Remember when political and economic leaders triumphed the idea that they had solved what could have been the worst economic collapse since the Great Depression?
And, remember how politicians and technocrats championed the idea that they had solved part of the “problem” by punishing banks with new regulations, including passage and/or implementation of Dodd-Frank and Basel III?
Well, here is a look at what the world’s biggest financial numbers look like today with a discussion of how they looked in the past.
(If there were ever any question as to the rise of finance as “the” dominating force in the world today, as opposed to something with meaning, such as Christian access to Jerusalem in the 11th and 12th centuries, these numbers ought to convince you.)
The following presents a bubble plot of probably the largest financial figures the world has ever seen. A table of the figures is given a little later.
Biggest Financial Numbers chart
The smallest of the bubbles is the amount of US currency in circulation, at about $1,280,000,000,000, followed by euro currency in circulation at around $1,500,000,000,000. Worldwide, there is around $5,000,000,000,000 currency in circulation. Amazingly, in 1990 there was a mere $1,000,000,000,000. In 2002, $2,000,000,000,000. Just twelve years later, $5,000,000,000,000. Money demand that “isn’t induced” certainly hasn’t grown that quickly.
Next on the list is EU and U.S. national debt at $15,700,000,000,000 and $17,600,000,000,000. The size of EU and U.S. debt situation has ballooned in recent years, with US government debt up an amazing $10,000,000,000,000 over just the past ten years.
More than twice as big as EU and U.S. national debt is the size of the offshore accounts of individuals smart enough to stash cash offshore – a whopping $32,000,000,000,000 in 2013. The amount has surely ballooned to maybe $35,000,000,000,000 now and surpass $40,000,000,000,000 by the end of 2015.
Biggest Financial Numbers: Derivatives?
Ahead of cash stored offshore by smart (some might say “wealthy”) individuals is an investment bank. The estimated value of Goldman Sachs’ derivatives contracts is about $49,000,000,000,000.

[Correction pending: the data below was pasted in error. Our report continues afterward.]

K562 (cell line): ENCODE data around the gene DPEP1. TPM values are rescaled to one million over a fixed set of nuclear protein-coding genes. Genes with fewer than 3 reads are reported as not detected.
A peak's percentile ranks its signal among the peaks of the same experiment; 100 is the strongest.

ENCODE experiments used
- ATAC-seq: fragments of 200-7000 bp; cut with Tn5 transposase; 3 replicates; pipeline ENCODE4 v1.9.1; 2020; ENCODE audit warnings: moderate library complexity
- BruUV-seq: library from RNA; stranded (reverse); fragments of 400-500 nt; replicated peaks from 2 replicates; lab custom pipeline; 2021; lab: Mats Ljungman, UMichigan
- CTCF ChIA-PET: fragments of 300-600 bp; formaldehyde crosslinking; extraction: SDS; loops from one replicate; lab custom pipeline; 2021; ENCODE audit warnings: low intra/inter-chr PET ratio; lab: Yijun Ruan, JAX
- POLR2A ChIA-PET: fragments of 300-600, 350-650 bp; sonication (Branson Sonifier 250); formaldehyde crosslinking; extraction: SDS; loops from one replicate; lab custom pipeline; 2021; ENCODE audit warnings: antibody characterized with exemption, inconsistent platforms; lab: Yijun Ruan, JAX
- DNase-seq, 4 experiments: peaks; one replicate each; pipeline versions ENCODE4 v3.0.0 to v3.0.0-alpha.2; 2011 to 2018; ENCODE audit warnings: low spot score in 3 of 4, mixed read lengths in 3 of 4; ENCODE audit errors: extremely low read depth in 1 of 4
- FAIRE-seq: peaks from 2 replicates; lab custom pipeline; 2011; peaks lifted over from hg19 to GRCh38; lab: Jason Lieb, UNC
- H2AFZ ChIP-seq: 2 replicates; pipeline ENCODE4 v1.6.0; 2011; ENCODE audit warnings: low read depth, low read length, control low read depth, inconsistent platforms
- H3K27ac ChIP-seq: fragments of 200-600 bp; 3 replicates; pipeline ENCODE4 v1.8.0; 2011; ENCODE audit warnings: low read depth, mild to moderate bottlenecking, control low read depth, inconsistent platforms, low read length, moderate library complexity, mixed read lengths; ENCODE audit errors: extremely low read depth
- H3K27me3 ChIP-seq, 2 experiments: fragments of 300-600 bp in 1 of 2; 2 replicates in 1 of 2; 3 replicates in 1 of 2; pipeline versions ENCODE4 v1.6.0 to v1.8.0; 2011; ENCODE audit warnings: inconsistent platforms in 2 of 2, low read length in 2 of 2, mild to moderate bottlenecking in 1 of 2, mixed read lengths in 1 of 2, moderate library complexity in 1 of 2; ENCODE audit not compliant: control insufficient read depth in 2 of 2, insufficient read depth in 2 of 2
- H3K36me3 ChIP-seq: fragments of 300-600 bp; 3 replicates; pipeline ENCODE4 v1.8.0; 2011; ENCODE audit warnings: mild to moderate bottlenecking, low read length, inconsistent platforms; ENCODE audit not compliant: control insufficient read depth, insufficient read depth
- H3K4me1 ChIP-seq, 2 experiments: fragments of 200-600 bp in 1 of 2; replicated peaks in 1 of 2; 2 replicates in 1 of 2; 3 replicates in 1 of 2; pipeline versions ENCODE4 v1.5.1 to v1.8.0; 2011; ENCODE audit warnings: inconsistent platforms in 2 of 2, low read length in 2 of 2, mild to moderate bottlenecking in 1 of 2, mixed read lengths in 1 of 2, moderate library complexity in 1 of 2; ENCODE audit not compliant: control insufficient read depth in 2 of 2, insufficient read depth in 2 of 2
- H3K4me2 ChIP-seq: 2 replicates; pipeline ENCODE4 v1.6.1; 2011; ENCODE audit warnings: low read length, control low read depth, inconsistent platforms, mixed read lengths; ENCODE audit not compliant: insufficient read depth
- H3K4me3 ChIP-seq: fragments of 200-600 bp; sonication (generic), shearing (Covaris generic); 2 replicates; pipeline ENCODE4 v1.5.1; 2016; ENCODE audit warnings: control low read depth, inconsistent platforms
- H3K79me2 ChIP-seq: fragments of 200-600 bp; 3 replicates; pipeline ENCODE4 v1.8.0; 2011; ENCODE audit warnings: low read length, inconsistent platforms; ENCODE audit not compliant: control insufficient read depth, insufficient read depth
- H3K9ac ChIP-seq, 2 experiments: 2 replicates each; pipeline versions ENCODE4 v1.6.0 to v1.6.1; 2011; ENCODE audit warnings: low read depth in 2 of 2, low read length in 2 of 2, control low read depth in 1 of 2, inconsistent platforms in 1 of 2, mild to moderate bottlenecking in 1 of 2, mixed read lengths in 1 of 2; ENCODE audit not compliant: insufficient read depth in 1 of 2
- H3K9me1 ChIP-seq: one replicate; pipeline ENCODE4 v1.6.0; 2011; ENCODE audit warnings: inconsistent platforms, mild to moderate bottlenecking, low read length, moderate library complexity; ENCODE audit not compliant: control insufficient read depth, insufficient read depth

At about $11,000,000,000,000 more than the notional value of Goldman Sachs’ derivatives contracts is the sum of all corporate, government, and consumer debt in the U.S., at about $60,000,000,000,000.
On top of all U.S. debt is the notional value of all JPMorgan Chase & Co. (NYSE:JPM)’s derivatives contracts, estimated at about $70,000,000,000,000.
Slightly ahead of JPMorgan Chase’s massive derivatives business is worldwide GDP, estimated to end 2014 at $75,000,000,000,000. It would not be surprising if JPMorgan Chase’s derivatives business surpasses total measured global GDP in 2015, if not sooner.
At about $100,000,000,000 is total government debt across the globe, up an astounding $30,000,000,000,000 since the 2008 financial crisis.
Dwarfing government debt is the sum total of all consumer, business, and government debt at $225,000,0000,0000,0000. The massive accumulation of debt began in the 80s, and seems to have experienced little hiccup from the 2008 financial crisis, still growing at an exponential rate.
Just ahead of all worldwide debt is the top 25 US banks’ exposure to derivatives at about $238,000,000,000,000.
The granddaddy of them all is the notional value of all derivatives contracts in the world, ranging from a low of $700,000,000,000,000 to as high as $1,500,000,000,000,000. That’s $1.5 quadrillion.
So, what exactly is it political and economic leaders are talking about when they say they’re policy moves “fixed” the world from a financial crisis?
The simple answer is – who knows? Some elected officials probably think making it harder on banks to trade in commodities or limiting trading by banks with their own money somehow is making the financial system better.
Judged by the financial numbers, what it looks like happened is policymakers simply kicked the can down the road.
Eventually, the rooster will come home to roost. When that day comes – i.e. the day when individuals lose trust in the financial pyramid aptly described as a house of cards – it will not be pretty. Maybe some economist will be right that the day will never come. There’s a good deal of risk associated with that bet.